The housing project we lived in had been built just before the war on poverty, probably intended for G. They were suburban-style tract houses, two units to each trim building. No one came to visit us there in the bad part of town. We had arrived not that long before, when we were a month away from homelessness, but I did not look at this as a place of shelter.

The other people in these projects were nearly all white. We were one of the few black families. To an outsider, there was little distinction between where we lived and the middle-class homes across the street. But everyone in our town knew which side of the street was which, which side was where the real people lived and which side was to be avoided. So when I answered the doorbell one spring afternoon when I was 14, I was very curious. Though they had not received the education Walker had been privileged to earn at Spelman College and Sarah Lawrence College, they were every bit as creative as she was discovering herself to be.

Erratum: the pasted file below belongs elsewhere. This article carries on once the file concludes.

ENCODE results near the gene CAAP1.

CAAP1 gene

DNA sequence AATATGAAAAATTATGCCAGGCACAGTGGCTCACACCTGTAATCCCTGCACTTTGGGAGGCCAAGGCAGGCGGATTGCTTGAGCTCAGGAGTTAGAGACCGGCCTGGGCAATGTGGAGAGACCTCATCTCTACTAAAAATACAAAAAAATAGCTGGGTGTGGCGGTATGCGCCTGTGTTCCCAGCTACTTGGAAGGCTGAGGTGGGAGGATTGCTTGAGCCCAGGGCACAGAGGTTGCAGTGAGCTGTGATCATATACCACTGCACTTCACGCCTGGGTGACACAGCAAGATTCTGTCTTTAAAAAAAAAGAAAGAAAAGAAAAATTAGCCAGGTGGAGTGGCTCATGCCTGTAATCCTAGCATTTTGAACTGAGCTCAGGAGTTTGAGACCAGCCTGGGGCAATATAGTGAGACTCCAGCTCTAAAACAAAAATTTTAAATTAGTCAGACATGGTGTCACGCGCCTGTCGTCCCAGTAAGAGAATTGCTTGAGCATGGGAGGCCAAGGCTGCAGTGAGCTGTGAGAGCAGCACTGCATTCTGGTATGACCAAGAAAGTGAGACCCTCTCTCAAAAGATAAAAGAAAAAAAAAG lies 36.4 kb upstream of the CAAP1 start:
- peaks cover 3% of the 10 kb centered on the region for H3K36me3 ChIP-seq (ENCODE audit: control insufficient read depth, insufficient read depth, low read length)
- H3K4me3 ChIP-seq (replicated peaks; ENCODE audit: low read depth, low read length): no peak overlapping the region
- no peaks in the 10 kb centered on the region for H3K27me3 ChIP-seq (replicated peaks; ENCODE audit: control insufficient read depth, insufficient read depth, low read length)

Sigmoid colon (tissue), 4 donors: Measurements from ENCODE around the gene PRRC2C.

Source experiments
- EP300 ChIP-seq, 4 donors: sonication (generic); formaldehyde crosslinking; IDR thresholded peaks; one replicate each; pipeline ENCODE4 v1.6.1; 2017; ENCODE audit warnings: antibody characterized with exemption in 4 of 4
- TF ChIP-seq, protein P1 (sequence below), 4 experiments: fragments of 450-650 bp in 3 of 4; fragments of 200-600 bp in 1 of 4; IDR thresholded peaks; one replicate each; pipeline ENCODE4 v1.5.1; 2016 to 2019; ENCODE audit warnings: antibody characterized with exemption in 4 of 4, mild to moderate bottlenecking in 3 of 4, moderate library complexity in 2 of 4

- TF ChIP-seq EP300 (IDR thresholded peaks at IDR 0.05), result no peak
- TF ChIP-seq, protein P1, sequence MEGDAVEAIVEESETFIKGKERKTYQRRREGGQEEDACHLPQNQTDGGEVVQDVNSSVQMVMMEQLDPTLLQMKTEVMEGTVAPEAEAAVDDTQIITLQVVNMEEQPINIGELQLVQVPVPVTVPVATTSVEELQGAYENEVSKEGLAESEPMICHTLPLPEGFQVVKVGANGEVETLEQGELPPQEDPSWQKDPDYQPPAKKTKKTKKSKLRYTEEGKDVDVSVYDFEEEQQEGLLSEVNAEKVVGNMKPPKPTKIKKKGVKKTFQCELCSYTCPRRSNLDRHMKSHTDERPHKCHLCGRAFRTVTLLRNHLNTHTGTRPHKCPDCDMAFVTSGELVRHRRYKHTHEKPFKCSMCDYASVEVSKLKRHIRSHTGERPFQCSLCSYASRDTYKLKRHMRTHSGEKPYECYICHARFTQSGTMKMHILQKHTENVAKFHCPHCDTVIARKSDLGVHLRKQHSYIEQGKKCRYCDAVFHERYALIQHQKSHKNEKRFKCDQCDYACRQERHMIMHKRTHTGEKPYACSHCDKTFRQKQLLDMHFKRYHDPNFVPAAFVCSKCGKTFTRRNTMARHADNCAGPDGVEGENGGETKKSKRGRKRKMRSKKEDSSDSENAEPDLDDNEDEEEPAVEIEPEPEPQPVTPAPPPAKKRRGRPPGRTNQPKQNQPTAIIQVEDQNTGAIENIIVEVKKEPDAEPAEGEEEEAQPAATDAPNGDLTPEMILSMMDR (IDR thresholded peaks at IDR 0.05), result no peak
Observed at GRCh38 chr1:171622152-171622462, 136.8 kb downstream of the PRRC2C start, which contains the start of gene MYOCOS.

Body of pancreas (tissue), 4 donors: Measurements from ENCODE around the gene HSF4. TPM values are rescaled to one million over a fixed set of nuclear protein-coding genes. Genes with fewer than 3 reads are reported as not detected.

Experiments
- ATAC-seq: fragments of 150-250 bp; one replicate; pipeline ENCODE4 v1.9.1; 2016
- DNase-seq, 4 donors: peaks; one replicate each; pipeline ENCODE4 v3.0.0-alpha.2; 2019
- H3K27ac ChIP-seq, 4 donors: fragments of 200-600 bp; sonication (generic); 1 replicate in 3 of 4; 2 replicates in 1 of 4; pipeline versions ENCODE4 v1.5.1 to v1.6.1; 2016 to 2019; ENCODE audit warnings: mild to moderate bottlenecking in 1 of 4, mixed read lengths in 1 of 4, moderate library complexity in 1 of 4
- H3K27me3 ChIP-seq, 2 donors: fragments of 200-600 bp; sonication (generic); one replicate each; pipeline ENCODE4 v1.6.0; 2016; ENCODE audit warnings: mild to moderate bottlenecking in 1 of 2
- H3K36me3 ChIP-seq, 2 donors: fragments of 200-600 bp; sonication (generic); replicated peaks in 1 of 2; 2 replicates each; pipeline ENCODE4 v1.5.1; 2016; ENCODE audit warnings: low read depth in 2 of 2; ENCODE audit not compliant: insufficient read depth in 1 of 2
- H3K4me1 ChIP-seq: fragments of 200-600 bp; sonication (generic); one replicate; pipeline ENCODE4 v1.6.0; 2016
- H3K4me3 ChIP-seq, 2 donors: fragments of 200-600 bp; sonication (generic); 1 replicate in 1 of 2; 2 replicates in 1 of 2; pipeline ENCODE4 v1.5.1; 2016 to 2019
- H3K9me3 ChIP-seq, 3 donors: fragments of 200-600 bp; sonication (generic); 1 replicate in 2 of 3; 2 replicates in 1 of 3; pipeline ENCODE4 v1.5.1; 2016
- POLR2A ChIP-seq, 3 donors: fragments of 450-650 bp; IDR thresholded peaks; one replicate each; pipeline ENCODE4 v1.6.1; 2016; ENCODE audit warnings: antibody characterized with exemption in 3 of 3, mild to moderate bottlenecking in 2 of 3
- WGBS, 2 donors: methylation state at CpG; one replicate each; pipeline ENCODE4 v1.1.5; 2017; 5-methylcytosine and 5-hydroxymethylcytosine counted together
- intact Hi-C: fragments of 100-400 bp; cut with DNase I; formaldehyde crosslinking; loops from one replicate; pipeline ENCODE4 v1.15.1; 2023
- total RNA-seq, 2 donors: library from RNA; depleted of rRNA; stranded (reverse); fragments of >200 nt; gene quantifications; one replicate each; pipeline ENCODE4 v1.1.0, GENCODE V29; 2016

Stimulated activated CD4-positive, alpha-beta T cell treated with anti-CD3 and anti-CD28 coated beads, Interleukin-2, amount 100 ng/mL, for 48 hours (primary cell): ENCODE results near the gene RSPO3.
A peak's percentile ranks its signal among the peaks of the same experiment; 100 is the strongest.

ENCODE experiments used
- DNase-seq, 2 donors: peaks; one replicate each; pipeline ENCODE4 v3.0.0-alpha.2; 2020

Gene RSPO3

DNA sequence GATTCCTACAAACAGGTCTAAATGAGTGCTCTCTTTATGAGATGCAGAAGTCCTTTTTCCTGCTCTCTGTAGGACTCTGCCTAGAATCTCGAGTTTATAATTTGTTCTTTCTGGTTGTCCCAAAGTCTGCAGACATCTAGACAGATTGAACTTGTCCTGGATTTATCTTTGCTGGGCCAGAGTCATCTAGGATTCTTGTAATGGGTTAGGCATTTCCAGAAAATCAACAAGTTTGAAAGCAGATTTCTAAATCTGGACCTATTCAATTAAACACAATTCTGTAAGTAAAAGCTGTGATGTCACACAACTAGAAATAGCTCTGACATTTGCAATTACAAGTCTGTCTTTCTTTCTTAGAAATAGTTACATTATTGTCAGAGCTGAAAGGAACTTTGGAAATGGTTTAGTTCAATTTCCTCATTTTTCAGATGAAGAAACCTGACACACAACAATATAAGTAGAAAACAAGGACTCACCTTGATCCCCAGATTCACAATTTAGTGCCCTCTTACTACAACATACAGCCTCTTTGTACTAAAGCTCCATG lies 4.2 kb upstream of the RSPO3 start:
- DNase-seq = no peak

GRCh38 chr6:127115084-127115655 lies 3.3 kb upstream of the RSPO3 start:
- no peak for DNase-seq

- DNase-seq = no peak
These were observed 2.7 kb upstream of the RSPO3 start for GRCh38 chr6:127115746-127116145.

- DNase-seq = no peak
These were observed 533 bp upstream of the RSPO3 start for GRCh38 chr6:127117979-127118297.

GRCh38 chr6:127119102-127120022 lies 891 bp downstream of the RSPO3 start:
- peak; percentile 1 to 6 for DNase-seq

Walker sings the praises of Phillis Wheatley, the slave who is widely recognized as the first African American writer, male or female, and she wonders about Frances Harper, Nella Larsen, and her patron saint, Zora Neale Hurston. And Walker realizes one other important lesson: that the women who went before her paved the way for her own very different life. The poem that concludes the essay reads, in part:. How they knew what we Must know Without knowing a page Of it Themselves.